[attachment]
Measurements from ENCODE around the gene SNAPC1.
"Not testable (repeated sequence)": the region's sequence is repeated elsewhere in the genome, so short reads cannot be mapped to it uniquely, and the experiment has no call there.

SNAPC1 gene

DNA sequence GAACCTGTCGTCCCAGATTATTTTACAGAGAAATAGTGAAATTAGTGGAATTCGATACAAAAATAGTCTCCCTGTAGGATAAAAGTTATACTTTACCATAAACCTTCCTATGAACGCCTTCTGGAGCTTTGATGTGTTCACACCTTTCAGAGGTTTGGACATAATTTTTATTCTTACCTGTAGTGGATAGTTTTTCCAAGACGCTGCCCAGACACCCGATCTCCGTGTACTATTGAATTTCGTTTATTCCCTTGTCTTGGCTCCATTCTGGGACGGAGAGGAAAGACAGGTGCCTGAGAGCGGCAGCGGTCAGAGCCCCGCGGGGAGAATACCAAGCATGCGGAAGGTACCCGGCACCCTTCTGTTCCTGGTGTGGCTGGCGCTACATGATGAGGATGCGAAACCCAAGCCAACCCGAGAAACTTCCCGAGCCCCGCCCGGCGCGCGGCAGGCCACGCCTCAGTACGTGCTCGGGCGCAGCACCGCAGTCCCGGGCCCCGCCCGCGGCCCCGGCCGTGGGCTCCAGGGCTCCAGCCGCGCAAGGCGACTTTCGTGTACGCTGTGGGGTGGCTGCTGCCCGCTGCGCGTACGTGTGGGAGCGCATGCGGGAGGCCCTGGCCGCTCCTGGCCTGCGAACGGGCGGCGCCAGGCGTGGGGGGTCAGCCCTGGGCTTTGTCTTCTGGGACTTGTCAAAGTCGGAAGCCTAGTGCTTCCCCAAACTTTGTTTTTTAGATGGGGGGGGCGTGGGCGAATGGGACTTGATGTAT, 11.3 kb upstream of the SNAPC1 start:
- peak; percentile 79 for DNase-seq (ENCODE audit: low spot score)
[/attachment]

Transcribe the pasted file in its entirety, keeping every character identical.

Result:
Measurements from ENCODE around the gene SNAPC1.
"Not testable (repeated sequence)": the region's sequence is repeated elsewhere in the genome, so short reads cannot be mapped to it uniquely, and the experiment has no call there.

SNAPC1 gene

DNA sequence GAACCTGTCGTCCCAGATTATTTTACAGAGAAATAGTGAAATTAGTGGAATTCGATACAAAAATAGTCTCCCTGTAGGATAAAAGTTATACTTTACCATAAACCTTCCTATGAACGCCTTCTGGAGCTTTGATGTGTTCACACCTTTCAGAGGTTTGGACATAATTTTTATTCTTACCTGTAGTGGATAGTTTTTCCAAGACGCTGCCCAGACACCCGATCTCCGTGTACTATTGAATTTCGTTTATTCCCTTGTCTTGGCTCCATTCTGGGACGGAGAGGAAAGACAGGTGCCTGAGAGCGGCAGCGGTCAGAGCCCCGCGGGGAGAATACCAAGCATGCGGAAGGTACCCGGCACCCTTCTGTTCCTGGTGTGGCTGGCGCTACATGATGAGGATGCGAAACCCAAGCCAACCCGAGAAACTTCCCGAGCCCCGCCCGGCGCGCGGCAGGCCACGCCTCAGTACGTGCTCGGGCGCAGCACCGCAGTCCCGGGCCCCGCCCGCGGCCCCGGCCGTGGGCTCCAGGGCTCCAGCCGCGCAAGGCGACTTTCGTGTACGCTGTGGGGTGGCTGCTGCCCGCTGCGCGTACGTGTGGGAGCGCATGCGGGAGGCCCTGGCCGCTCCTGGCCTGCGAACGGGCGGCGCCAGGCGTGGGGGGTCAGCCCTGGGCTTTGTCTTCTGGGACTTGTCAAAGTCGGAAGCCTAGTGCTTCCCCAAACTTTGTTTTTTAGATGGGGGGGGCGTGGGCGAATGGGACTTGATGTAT, 11.3 kb upstream of the SNAPC1 start:
- peak; percentile 79 for DNase-seq (ENCODE audit: low spot score)